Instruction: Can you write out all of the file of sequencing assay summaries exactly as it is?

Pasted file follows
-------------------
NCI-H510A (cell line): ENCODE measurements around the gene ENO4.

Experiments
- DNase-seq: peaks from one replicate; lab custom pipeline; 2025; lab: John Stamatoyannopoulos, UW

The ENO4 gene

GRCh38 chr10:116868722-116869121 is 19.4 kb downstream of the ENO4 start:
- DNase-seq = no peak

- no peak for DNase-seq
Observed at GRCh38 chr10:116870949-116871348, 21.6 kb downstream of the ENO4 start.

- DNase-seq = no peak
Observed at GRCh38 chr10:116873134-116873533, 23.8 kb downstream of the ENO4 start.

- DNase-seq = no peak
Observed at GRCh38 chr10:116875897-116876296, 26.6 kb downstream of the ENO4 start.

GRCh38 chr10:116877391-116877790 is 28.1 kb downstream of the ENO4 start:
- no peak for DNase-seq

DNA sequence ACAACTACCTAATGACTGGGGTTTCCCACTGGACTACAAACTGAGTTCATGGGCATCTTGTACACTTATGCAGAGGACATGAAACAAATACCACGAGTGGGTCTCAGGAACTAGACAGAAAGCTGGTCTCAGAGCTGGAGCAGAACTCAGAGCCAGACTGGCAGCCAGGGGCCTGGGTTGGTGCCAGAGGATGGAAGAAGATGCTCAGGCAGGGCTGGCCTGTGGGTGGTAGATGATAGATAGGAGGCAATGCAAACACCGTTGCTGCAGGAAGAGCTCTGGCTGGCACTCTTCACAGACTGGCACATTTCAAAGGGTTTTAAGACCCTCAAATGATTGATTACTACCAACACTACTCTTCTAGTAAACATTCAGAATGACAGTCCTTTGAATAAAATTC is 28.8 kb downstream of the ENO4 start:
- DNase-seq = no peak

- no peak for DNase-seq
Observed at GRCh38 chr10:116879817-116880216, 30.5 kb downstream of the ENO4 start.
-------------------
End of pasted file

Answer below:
NCI-H510A (cell line): ENCODE measurements around the gene ENO4.

Experiments
- DNase-seq: peaks from one replicate; lab custom pipeline; 2025; lab: John Stamatoyannopoulos, UW

The ENO4 gene

GRCh38 chr10:116868722-116869121 is 19.4 kb downstream of the ENO4 start:
- DNase-seq = no peak

- no peak for DNase-seq
Observed at GRCh38 chr10:116870949-116871348, 21.6 kb downstream of the ENO4 start.

- DNase-seq = no peak
Observed at GRCh38 chr10:116873134-116873533, 23.8 kb downstream of the ENO4 start.

- DNase-seq = no peak
Observed at GRCh38 chr10:116875897-116876296, 26.6 kb downstream of the ENO4 start.

GRCh38 chr10:116877391-116877790 is 28.1 kb downstream of the ENO4 start:
- no peak for DNase-seq

DNA sequence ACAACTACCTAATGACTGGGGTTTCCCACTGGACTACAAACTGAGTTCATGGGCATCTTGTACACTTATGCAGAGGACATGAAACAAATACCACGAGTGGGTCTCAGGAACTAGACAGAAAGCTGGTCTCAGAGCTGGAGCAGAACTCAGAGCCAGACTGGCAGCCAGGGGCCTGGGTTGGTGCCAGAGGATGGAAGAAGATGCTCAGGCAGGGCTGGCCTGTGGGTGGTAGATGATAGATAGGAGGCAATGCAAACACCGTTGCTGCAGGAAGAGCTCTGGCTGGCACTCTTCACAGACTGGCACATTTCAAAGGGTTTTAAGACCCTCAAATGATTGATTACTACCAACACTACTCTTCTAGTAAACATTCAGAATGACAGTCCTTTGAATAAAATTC is 28.8 kb downstream of the ENO4 start:
- DNase-seq = no peak

- no peak for DNase-seq
Observed at GRCh38 chr10:116879817-116880216, 30.5 kb downstream of the ENO4 start.